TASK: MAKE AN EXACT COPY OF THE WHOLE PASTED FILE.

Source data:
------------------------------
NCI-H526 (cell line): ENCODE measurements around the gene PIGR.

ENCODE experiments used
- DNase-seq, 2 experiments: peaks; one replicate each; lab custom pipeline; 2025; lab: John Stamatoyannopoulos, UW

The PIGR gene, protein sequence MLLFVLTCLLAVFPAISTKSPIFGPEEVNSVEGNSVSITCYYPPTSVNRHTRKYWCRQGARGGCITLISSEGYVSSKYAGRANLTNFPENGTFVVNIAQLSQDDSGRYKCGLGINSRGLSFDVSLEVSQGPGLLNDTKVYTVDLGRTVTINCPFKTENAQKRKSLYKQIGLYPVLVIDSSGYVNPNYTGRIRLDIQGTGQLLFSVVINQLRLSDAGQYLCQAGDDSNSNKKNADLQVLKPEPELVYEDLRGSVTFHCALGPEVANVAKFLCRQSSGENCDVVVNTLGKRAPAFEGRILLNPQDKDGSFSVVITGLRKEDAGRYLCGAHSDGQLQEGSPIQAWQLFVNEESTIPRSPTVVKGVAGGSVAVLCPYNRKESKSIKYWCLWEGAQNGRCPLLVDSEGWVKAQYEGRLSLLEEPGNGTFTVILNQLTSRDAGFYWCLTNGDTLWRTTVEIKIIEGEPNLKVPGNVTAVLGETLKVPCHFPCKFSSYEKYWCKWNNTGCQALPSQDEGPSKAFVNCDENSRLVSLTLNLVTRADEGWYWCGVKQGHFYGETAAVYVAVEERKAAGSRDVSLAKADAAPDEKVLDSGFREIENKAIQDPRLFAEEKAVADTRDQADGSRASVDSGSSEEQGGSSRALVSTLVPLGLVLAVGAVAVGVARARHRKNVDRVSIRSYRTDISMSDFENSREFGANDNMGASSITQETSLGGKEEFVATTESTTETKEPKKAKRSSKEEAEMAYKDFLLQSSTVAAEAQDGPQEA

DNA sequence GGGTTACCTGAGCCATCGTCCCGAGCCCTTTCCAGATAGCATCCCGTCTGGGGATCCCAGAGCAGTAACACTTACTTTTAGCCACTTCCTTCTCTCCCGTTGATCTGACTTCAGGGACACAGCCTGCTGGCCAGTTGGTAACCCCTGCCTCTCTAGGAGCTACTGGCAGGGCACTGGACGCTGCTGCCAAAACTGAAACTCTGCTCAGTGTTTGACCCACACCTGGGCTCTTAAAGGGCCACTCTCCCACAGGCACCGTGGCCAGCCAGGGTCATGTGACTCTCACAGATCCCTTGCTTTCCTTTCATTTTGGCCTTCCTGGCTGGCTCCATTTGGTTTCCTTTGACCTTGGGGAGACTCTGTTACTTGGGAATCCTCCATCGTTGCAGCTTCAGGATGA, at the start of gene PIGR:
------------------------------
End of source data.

NCI-H526 (cell line): ENCODE measurements around the gene PIGR.

ENCODE experiments used
- DNase-seq, 2 experiments: peaks; one replicate each; lab custom pipeline; 2025; lab: John Stamatoyannopoulos, UW

The PIGR gene, protein sequence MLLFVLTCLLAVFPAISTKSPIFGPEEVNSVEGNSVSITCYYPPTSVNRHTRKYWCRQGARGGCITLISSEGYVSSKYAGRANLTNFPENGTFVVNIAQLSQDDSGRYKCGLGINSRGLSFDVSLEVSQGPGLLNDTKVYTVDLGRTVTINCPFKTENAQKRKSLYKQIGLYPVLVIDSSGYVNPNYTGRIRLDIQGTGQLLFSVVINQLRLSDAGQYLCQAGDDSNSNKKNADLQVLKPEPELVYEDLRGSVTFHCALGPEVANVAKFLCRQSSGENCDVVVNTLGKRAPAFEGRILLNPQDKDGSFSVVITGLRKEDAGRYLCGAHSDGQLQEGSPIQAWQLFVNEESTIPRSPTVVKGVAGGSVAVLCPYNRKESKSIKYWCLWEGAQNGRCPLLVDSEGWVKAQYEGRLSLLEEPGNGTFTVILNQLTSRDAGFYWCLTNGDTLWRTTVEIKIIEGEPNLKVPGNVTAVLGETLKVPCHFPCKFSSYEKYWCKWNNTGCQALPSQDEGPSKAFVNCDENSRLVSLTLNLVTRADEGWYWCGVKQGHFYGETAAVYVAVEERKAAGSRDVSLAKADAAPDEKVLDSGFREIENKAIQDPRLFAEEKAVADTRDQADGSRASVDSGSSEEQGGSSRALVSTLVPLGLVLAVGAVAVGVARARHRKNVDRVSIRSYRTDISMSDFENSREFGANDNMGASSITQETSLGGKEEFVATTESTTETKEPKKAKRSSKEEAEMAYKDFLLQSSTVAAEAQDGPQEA

DNA sequence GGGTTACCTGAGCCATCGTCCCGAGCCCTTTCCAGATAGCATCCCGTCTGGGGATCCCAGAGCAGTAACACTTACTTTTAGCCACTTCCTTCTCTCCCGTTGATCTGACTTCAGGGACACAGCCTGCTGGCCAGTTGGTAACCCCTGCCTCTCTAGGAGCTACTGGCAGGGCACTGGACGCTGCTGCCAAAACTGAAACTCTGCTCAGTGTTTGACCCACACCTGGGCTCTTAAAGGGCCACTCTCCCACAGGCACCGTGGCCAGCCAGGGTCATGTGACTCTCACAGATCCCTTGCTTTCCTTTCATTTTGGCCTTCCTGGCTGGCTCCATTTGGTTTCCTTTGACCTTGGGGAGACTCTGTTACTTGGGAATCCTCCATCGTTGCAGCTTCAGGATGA, at the start of gene PIGR: